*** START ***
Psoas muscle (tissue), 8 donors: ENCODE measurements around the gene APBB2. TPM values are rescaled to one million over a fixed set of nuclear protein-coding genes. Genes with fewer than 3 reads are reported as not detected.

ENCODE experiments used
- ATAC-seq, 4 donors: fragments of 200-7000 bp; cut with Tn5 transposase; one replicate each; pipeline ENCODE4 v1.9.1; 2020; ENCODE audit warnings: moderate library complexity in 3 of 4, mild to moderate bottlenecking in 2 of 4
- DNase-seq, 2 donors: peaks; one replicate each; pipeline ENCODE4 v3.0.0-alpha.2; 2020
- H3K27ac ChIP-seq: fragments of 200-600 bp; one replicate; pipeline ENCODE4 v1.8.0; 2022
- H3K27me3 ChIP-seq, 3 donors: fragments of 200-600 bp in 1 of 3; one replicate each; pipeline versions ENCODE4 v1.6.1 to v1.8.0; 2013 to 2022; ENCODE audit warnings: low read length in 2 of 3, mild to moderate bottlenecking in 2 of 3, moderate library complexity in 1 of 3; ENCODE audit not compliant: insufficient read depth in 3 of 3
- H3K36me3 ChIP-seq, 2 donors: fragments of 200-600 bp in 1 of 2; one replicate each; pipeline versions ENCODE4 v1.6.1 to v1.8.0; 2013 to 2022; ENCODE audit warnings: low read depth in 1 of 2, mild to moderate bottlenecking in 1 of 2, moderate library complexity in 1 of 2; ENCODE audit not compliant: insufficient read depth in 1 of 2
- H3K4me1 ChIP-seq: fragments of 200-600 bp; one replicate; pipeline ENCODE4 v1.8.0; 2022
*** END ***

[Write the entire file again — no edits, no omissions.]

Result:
Psoas muscle (tissue), 8 donors: ENCODE measurements around the gene APBB2. TPM values are rescaled to one million over a fixed set of nuclear protein-coding genes. Genes with fewer than 3 reads are reported as not detected.

ENCODE experiments used
- ATAC-seq, 4 donors: fragments of 200-7000 bp; cut with Tn5 transposase; one replicate each; pipeline ENCODE4 v1.9.1; 2020; ENCODE audit warnings: moderate library complexity in 3 of 4, mild to moderate bottlenecking in 2 of 4
- DNase-seq, 2 donors: peaks; one replicate each; pipeline ENCODE4 v3.0.0-alpha.2; 2020
- H3K27ac ChIP-seq: fragments of 200-600 bp; one replicate; pipeline ENCODE4 v1.8.0; 2022
- H3K27me3 ChIP-seq, 3 donors: fragments of 200-600 bp in 1 of 3; one replicate each; pipeline versions ENCODE4 v1.6.1 to v1.8.0; 2013 to 2022; ENCODE audit warnings: low read length in 2 of 3, mild to moderate bottlenecking in 2 of 3, moderate library complexity in 1 of 3; ENCODE audit not compliant: insufficient read depth in 3 of 3
- H3K36me3 ChIP-seq, 2 donors: fragments of 200-600 bp in 1 of 2; one replicate each; pipeline versions ENCODE4 v1.6.1 to v1.8.0; 2013 to 2022; ENCODE audit warnings: low read depth in 1 of 2, mild to moderate bottlenecking in 1 of 2, moderate library complexity in 1 of 2; ENCODE audit not compliant: insufficient read depth in 1 of 2
- H3K4me1 ChIP-seq: fragments of 200-600 bp; one replicate; pipeline ENCODE4 v1.8.0; 2022